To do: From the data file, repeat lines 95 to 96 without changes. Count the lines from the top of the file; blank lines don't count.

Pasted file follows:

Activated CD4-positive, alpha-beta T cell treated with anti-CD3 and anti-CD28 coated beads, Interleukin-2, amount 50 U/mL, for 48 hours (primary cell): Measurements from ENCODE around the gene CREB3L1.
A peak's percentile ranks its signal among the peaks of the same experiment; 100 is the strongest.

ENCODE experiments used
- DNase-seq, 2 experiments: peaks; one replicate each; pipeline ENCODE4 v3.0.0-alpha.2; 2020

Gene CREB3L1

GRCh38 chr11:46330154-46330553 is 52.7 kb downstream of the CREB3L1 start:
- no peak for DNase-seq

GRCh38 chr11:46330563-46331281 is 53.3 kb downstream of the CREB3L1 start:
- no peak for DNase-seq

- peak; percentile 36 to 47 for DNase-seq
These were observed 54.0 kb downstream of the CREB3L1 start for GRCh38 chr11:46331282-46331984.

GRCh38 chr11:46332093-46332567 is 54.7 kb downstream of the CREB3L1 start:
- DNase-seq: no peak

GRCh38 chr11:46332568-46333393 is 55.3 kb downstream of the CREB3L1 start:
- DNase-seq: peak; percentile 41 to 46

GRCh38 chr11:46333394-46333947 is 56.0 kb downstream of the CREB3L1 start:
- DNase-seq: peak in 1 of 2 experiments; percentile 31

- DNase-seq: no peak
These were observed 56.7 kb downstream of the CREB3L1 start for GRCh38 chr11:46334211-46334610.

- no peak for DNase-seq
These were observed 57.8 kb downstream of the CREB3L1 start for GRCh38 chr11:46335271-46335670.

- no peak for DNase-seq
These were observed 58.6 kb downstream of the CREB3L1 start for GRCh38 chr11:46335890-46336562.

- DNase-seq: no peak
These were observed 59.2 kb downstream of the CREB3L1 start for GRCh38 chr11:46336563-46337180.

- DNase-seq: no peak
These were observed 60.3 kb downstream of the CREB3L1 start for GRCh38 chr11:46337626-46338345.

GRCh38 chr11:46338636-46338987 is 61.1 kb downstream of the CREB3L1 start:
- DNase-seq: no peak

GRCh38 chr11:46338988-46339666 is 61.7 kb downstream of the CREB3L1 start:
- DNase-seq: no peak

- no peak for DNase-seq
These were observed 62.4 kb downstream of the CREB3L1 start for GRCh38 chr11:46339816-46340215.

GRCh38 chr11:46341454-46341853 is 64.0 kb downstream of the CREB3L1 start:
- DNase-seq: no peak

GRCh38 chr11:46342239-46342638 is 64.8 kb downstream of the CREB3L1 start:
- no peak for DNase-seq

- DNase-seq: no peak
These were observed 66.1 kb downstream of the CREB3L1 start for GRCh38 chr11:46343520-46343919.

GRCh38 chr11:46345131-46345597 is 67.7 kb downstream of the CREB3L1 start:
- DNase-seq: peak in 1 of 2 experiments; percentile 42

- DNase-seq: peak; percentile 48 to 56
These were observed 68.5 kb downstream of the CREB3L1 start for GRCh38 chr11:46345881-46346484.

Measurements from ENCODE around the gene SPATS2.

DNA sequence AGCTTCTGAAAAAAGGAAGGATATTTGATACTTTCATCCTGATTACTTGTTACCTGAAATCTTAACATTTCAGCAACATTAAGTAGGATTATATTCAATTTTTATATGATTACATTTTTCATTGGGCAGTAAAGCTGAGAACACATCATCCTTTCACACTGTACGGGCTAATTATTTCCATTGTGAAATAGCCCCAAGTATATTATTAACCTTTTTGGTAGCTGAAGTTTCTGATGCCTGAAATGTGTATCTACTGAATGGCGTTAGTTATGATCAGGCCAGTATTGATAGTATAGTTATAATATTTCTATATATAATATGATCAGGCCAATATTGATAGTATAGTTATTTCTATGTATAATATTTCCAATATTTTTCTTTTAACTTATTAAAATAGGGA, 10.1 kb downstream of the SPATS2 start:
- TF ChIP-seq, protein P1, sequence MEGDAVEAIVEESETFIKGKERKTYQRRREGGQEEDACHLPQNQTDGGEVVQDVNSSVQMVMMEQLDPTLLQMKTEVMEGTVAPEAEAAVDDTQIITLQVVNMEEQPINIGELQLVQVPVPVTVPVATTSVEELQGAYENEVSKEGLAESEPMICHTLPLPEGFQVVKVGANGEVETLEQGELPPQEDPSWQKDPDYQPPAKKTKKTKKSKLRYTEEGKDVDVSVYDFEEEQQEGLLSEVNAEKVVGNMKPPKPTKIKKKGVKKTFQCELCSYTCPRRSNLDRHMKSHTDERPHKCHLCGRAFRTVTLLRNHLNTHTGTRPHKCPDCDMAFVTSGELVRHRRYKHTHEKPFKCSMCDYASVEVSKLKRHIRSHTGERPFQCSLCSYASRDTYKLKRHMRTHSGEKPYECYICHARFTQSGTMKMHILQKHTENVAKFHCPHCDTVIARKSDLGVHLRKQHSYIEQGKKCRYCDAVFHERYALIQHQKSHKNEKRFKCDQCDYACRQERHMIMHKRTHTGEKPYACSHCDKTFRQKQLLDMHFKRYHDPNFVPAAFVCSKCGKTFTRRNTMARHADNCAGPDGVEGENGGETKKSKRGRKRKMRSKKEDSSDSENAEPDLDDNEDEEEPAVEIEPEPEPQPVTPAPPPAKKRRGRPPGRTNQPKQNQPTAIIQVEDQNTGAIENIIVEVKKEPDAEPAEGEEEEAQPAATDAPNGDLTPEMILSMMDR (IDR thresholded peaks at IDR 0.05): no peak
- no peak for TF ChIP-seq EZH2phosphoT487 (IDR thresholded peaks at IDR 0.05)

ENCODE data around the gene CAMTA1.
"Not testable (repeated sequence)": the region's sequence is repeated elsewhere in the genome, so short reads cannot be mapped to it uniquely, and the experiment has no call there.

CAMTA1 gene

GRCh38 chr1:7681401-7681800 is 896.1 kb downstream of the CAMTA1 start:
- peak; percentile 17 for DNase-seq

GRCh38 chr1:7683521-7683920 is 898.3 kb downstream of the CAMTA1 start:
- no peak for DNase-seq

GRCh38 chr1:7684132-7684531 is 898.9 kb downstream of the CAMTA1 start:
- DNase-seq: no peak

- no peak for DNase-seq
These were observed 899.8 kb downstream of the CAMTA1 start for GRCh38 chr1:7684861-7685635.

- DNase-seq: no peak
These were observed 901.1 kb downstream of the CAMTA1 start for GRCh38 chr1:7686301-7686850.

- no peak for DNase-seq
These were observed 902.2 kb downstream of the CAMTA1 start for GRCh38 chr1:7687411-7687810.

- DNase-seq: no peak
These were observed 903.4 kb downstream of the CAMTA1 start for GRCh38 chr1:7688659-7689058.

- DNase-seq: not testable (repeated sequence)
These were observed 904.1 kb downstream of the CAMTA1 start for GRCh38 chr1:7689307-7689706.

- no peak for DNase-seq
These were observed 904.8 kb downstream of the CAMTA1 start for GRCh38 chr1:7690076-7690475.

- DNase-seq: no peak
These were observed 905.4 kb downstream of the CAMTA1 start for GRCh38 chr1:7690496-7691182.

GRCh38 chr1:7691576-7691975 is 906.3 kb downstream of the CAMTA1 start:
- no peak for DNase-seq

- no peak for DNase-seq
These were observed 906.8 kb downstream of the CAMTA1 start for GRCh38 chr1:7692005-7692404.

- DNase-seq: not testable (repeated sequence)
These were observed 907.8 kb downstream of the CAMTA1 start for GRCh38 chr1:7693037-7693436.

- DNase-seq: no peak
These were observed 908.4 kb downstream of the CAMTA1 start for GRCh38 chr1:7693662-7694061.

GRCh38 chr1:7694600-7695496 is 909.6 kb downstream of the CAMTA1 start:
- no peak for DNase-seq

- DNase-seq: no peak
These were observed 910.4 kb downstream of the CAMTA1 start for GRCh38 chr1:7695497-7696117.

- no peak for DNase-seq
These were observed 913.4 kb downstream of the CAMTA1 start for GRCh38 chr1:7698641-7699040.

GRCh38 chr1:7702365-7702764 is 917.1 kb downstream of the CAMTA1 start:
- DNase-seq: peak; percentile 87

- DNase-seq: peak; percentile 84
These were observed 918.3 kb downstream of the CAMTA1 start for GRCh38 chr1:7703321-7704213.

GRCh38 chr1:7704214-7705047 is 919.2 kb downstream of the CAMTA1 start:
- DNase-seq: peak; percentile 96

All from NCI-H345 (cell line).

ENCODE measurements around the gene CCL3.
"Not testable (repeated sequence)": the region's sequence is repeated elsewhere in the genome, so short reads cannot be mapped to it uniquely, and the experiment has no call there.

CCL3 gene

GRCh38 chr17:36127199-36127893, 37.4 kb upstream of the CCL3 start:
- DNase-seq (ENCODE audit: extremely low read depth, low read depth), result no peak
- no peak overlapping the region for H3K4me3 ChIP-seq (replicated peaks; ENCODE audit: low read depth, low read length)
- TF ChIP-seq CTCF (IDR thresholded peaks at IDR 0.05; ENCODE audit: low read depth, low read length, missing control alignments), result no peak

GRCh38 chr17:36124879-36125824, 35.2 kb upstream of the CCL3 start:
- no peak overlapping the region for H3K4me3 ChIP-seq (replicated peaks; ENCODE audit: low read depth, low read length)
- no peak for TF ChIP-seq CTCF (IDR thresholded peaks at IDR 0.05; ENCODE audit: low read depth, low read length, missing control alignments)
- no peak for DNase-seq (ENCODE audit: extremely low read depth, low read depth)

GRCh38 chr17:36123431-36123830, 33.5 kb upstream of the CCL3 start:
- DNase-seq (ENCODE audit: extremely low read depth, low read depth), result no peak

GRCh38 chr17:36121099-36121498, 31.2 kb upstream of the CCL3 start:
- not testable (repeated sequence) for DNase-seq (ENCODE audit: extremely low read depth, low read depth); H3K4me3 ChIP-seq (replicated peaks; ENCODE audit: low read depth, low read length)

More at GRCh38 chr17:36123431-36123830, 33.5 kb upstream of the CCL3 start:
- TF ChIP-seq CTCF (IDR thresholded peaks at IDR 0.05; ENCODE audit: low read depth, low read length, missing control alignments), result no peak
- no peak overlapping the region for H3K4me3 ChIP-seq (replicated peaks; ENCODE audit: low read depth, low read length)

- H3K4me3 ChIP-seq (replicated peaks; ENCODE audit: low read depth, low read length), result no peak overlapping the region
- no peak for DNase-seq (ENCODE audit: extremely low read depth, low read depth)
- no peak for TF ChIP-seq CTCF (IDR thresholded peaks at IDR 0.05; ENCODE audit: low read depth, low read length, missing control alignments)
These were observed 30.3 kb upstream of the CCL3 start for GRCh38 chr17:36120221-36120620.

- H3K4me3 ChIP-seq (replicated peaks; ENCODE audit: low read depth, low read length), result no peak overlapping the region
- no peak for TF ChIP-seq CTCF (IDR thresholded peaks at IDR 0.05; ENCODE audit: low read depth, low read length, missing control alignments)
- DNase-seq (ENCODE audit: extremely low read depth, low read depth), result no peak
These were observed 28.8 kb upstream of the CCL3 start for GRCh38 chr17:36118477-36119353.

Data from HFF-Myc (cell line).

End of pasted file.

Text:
GRCh38 chr17:36127199-36127893, 37.4 kb upstream of the CCL3 start:
- DNase-seq (ENCODE audit: extremely low read depth, low read depth), result no peak